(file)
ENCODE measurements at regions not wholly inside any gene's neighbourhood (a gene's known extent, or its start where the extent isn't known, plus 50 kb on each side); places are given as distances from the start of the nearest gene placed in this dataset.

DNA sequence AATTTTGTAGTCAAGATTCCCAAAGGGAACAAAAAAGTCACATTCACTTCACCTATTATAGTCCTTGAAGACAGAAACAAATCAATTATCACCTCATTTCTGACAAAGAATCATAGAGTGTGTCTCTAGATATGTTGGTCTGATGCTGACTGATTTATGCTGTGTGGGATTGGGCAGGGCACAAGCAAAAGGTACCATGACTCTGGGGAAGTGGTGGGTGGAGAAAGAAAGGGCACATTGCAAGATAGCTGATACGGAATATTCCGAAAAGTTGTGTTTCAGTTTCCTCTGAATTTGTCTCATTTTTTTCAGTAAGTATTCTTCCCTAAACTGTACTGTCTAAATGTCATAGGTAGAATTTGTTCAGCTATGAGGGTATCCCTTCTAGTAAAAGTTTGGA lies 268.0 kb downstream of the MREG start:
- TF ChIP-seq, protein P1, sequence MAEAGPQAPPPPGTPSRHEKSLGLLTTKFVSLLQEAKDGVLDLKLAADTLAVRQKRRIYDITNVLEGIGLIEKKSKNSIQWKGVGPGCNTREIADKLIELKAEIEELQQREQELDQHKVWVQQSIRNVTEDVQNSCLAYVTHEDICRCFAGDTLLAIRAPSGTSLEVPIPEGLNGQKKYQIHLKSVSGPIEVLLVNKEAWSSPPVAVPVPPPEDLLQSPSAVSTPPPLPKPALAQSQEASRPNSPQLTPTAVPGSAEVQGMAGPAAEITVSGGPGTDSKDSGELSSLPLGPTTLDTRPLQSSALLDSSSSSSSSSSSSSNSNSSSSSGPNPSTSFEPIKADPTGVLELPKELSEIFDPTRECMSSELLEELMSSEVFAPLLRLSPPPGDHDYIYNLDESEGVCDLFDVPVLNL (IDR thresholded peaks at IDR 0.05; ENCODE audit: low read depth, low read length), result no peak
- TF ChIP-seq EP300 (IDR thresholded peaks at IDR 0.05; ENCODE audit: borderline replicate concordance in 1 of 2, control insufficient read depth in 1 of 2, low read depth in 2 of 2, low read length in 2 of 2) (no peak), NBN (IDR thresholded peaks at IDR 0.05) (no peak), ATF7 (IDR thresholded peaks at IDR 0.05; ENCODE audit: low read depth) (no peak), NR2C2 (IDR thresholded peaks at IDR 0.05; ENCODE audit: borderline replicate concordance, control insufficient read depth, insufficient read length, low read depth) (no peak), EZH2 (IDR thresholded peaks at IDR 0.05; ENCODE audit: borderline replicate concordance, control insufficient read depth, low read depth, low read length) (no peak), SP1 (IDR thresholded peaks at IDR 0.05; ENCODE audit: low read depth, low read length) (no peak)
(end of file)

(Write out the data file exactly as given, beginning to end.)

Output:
ENCODE measurements at regions not wholly inside any gene's neighbourhood (a gene's known extent, or its start where the extent isn't known, plus 50 kb on each side); places are given as distances from the start of the nearest gene placed in this dataset.

DNA sequence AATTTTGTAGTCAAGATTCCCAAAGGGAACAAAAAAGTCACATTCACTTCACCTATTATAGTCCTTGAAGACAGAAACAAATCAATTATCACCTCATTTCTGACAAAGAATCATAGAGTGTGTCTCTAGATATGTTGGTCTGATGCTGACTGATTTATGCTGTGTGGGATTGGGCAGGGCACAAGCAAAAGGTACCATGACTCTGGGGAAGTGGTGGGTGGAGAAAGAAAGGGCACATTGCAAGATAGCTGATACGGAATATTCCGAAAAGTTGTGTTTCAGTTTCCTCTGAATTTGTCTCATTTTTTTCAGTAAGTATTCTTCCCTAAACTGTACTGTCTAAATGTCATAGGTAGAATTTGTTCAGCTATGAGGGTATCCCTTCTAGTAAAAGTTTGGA lies 268.0 kb downstream of the MREG start:
- TF ChIP-seq, protein P1, sequence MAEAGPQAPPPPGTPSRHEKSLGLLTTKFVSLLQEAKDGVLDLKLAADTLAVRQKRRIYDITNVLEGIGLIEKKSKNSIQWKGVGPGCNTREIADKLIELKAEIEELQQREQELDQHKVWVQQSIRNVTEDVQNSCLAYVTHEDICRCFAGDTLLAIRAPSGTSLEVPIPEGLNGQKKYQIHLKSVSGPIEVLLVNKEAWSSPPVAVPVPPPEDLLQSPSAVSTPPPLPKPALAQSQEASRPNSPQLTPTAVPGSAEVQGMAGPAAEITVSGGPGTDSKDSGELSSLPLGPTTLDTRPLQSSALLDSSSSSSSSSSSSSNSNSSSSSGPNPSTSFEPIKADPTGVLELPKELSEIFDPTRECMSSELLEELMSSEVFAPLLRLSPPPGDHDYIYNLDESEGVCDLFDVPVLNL (IDR thresholded peaks at IDR 0.05; ENCODE audit: low read depth, low read length), result no peak
- TF ChIP-seq EP300 (IDR thresholded peaks at IDR 0.05; ENCODE audit: borderline replicate concordance in 1 of 2, control insufficient read depth in 1 of 2, low read depth in 2 of 2, low read length in 2 of 2) (no peak), NBN (IDR thresholded peaks at IDR 0.05) (no peak), ATF7 (IDR thresholded peaks at IDR 0.05; ENCODE audit: low read depth) (no peak), NR2C2 (IDR thresholded peaks at IDR 0.05; ENCODE audit: borderline replicate concordance, control insufficient read depth, insufficient read length, low read depth) (no peak), EZH2 (IDR thresholded peaks at IDR 0.05; ENCODE audit: borderline replicate concordance, control insufficient read depth, low read depth, low read length) (no peak), SP1 (IDR thresholded peaks at IDR 0.05; ENCODE audit: low read depth, low read length) (no peak)